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Subject: RE: [legalxml-econtracts] December 17 Draft minutes

>John McClure: I think the next step is to develop the set of talking
>points. It might still be addressed in even the January draft. If they
>are undecided on something such as the NR.

Here's some fleshing out of items for a "talking points" memo from our group to

1. Support for the <section> element, with a request to specifically describe
use in the context of creating a legal instrument such as a contract.

	We might further indicate that we are less likely to create a <clause>
	element in a LegalXML XHTML module in the event that <section> is
	established as the markup for sequentially-numbered grammatical
	paragraphs, and if item #3 below can be adequately addressed.

2. Support for the <nr> element, to be used as child element to the <h> element
OR as a child element to the <section> element itself. No other applications
should be allowed.

	Jason's and Peter's requirements documents both specify the need for
	a "number" element (although curiously in Jason's latest screed, no
	such element is mentioned). The intention of the XHTML2 TC is for CSS
	auto-numbering facility to generate the numbers. However, not only is
	this a leap of faith that browsers fully adopt CSS 2.0 in this regard, but
	also that the section-numbering schemes needed for legal documents
	can be adequately represented by CSS 2.0 directives, both in terms of
	the actual formatting of the number and the number's proper positioning
	with respect to the text content of the section.

3a. Support for a <frontm>, <body>, and <backm> structure within the <html>

	The preferred objective is to use XHTML2's <section> element to represent
	a nominal "clause", without resorting to their proposed "role" attribute to
	identify a given <section> element as a clause. This relates to (1) styling the
	document; (2) auto-numbering; (3) how we wish to use the "role"  attribute
	in our spec; and (4) XPATH expressions used in hyperlink citations.

	To my ears, Shane suggest that getting these two additional elements
	(frontm and backm) into XHMTL 2.0 spec would be an uphill battle; their
	intention is for the "role" attribute to distinguish between types of such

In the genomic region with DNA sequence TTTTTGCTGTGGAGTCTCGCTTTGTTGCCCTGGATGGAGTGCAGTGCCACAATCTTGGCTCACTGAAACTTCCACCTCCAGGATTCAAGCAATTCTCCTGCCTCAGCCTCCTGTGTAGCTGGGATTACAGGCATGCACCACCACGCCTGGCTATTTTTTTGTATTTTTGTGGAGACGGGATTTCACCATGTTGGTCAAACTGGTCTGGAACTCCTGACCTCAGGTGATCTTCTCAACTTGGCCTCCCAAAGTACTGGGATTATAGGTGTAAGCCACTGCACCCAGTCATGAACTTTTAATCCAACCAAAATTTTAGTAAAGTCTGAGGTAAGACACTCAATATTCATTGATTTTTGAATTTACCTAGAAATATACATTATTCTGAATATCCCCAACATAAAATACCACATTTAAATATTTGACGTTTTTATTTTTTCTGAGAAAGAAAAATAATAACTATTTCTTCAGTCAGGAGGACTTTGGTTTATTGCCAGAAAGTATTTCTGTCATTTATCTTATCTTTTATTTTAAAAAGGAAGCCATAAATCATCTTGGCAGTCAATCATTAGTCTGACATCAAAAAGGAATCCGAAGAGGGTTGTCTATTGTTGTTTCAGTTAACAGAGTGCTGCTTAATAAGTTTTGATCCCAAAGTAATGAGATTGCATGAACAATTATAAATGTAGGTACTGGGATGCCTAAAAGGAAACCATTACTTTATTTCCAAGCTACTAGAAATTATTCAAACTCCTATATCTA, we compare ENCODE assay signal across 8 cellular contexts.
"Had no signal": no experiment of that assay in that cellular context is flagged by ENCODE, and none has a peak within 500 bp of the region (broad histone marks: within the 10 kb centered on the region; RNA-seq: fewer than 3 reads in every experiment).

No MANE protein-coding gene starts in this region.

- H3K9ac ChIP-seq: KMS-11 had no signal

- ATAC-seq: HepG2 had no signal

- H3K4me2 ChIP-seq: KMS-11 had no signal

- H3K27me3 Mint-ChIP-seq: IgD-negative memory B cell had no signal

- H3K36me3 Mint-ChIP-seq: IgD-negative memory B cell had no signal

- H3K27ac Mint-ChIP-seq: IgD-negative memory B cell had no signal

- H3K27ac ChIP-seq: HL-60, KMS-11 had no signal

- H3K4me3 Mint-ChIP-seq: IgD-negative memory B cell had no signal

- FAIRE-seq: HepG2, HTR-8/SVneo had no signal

sections. However, using the same element to distinguish between say,
	a "cover letter" and the actual legal instrument, or some meaningless
	appendix and the legal instrument(s) represented within the XHTML 2.0
	markup, means section numbering using XSL must rely on the correct
	encoding of the "role" attribute.

3b. Support for a <body> element that may occur one or more times within <html>.

	As an alternative to <backm> and <frontm> elements, we might pursue
	encapsulating the legal instrument in its own <body> element, with an
	appropriate value supplied for its "role" attribute to indicate the type of
	legal instrument. The front matter and back matter sections would be
	similarly labelled using the "role" attribute.

3c. Support for a <clause> element, relegating the <section> element to the role
of distinguishing between the logical "parts" of the physical document, and also
between certain subsections and the clause area of a document, e.g., signature
areas represented as <section role='SignatureBlock'/>.

	The choice of "names" for these items is what is crucial. Many people
	would readily understand a "section" as being a major document division,
	and "clause" being a container of grammatical paragraphs. It would be
	enormously useful for the W3C to standardize the name of the element
	so that we can use the "role" attribute to indicate the type of clause, eg
	IntegrationClause, which I think is a more intuitive use than a value of
	"Clause" in the "role" attribute.

4. Support for defining the "role" attribute as a QNAMES, not a QNAME,

	It is an unnecessary constraint, and burden, on standards groups to be
	able to attach only one "name" to a clause, particularly in light of CSS
	support for multi-token attributes.

5. Support for standardizing two "links" between an XHTML 2.0 document and
(1) its Dublin Core metadata and (2) one or more RDF metadata documents.

	Much if not all of the process/workflow metadata we have now specified
	in our scenarios will be located in an RDF document -- it is senseless from
	several perspectives, under most circumstances, to embed such metadata
	into the legal instrument itself. The RDF document will clearly also include
	LegalXML elements that indicate the "semantics" of the legal instrument.

6. Support for re-factoring certain rarely-used XHTML 2.0 inline elements into a
module that is not required for Host Language conformance.

	This seems an important issue to Jason at least.

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